Scenes From Yesterday

By Alison October 8, 2009 No Comments 3 Min Read

We wrapped ourselves up in autumnal scarves and boarded the train after school. I stared into space while my baby teenager aged six and one month pretended he wasn’t with me because he didn’t like my hat.

At Central Station, Liverpool we disembarked and I bought his friendship with a Thorntons pumpkin lollipop and he insisted I remove my crocheted black beret and be like all the other Mummy’s currently to be seen sporting tatty Amy beehives around town. So I shoved the hat in my bag, mussed my hair back into frizzy life and dragged my child around my favorite place in the world, the Blue Coat Chambers, once upon a time a school, and now home to a gallery, a restuarant, some oh so pretty little shops and a courtyard where I spent many afternoons as an art student, sunbathing in my dungarees and eating home-made cheese and pepper sandwiches, and now often retreat to to mourn my lost youth.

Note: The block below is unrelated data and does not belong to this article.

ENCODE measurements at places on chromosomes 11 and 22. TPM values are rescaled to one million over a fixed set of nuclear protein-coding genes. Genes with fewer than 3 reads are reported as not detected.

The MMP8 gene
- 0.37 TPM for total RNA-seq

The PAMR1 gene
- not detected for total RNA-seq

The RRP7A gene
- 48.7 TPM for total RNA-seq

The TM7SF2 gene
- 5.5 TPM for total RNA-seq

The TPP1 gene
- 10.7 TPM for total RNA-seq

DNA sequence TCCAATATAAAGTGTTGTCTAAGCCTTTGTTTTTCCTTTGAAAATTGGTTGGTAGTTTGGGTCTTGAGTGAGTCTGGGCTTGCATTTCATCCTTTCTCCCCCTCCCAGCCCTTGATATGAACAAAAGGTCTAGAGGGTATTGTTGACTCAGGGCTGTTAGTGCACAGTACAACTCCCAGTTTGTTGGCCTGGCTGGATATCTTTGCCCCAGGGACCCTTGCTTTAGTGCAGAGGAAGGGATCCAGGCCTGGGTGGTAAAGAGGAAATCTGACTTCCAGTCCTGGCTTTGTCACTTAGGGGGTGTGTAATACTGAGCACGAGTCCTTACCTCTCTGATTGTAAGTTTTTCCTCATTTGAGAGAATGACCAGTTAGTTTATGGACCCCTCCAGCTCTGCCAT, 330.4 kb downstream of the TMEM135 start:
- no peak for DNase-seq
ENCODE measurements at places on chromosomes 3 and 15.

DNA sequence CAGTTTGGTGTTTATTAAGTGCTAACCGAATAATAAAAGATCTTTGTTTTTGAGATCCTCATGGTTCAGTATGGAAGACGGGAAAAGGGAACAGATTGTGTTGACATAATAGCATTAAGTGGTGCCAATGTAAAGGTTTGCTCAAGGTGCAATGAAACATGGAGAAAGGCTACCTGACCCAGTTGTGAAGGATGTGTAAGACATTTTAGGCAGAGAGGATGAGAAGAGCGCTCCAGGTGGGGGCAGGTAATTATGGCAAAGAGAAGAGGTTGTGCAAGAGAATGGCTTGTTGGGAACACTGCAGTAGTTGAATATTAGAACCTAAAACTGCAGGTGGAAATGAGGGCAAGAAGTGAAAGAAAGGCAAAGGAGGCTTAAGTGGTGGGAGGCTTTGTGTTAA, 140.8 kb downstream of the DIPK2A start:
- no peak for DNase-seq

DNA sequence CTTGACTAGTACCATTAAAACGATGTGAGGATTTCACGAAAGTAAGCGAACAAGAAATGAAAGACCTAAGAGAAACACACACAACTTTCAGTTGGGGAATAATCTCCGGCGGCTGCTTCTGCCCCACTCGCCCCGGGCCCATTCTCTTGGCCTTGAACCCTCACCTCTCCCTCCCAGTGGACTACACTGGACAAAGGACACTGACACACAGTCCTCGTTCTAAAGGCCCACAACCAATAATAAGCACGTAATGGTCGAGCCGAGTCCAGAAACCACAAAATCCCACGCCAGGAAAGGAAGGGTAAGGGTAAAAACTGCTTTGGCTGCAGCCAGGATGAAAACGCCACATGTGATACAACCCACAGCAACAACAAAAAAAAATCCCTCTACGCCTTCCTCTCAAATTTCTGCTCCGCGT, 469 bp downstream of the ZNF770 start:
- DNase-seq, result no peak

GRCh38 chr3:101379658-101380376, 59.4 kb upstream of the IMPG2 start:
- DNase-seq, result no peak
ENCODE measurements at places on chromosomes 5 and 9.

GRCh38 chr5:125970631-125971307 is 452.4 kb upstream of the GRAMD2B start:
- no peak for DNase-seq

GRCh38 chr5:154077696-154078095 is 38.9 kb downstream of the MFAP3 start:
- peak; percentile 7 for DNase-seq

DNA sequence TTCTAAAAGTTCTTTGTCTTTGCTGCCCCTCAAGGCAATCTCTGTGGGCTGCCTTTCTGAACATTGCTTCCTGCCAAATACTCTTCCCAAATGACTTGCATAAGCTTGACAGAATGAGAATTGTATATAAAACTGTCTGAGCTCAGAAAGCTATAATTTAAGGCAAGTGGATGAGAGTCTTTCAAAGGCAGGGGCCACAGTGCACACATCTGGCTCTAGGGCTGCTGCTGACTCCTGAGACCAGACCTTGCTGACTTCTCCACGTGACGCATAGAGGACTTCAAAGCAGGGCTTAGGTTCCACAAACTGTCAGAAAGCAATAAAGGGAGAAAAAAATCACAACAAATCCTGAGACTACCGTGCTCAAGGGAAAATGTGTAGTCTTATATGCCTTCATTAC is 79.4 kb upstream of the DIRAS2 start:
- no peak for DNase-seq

Then we skipped next door to Cath Kidston, which to my fantasy ridden mind is rather like visiting a shop owned by my bestest friend, so familiar do I feel with her wares, so eager to call her up and say Oh Cath, if you had asked me I would have told you that next door to the BlueCoat Chambers is a gorgeous place for a Kidston shop, suitably and rather deliciously a little off the beaten track which only adds to the feeling that one has happened upon a star sprinkled Aladdins Cave. Oh and did I mention that I love you more than Russell Brand and can I come and work in your shop please? A feeling clearly shared by Finley who announced he could “live” in this shop before demanding that we make our way to McDonalds and stop “messing around” with “flowery things”.

 And so because I am the kind of Mummy who likes to do as she is told, that is what we did, and ten minutes later found ourselves sitting in some very fancy schmancy Big Brother style chairs in Mcdonalds, me with an “M” burger and him with two bags of chips in a Happy Meal box which is sadly the only viable option for a Celiac kid in said den of culinary inequity. But he doesn’t care and it’s the experience that counts, even if your Mum has dragged her silly hat back on to attend the cinema with the six foot four one, who took one look at said hat and declared a sudden yearning for a cup of tea inspired apparently by the cosy on my head.

Ha ha bloody ha. They are ganging up on me Housekeepers. Is it any wonder I felt obliged to eat all the popcorn in revenge?

Cath Kidston Ltd.

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